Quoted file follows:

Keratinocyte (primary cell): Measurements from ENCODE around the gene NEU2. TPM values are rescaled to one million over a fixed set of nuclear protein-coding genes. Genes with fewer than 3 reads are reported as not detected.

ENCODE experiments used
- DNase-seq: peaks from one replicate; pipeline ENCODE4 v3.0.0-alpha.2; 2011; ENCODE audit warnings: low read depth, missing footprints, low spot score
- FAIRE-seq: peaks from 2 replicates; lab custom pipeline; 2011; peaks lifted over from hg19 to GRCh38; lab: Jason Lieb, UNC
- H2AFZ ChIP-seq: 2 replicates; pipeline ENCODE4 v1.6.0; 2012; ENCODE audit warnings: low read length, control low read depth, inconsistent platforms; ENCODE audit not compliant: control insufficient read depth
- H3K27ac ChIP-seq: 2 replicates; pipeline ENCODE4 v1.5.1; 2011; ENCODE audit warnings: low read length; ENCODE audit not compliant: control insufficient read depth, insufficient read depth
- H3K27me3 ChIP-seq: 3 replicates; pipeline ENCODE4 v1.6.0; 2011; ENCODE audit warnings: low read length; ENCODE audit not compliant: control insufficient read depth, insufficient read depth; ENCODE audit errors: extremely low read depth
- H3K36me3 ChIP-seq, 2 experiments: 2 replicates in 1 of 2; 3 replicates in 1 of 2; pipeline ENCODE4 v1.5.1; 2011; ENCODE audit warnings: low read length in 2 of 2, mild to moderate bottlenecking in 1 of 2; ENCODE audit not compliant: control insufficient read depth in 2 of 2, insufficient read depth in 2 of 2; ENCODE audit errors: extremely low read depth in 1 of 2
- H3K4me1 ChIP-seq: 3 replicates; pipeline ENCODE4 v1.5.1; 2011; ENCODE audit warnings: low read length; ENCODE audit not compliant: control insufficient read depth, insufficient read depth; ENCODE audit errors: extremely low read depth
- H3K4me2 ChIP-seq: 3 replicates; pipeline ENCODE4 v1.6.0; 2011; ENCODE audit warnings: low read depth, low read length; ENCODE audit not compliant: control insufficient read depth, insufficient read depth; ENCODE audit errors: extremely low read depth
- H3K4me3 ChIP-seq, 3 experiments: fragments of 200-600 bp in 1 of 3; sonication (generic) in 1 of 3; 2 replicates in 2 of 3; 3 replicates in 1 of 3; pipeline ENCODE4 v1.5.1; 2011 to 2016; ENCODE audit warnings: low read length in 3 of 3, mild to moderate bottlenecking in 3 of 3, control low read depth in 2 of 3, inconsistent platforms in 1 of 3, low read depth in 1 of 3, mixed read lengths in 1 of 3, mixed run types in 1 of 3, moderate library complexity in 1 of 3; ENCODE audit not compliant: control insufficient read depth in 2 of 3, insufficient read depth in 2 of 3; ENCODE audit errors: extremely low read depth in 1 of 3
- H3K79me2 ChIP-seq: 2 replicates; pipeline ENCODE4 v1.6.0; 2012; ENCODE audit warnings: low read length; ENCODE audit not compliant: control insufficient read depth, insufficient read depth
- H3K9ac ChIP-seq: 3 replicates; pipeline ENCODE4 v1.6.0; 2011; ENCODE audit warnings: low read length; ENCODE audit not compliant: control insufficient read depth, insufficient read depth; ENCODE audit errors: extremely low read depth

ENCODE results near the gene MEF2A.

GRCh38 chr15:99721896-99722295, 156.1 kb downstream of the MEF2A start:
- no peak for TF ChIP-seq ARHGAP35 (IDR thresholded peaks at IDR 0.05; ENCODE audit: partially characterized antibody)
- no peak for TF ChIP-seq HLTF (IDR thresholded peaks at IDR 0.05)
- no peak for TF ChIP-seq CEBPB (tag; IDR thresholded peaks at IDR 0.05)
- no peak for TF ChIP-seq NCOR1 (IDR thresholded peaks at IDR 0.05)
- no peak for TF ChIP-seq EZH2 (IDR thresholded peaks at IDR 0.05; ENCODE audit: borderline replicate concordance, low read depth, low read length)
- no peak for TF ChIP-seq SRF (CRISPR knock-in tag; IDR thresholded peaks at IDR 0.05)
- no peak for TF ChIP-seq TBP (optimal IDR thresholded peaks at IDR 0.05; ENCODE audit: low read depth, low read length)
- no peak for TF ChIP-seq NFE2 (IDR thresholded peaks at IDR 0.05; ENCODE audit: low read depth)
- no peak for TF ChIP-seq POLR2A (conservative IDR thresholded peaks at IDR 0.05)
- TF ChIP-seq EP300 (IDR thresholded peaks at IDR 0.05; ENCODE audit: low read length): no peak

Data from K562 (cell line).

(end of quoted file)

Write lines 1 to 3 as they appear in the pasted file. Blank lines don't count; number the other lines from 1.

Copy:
Keratinocyte (primary cell): Measurements from ENCODE around the gene NEU2. TPM values are rescaled to one million over a fixed set of nuclear protein-coding genes. Genes with fewer than 3 reads are reported as not detected.

ENCODE experiments used
- DNase-seq: peaks from one replicate; pipeline ENCODE4 v3.0.0-alpha.2; 2011; ENCODE audit warnings: low read depth, missing footprints, low spot score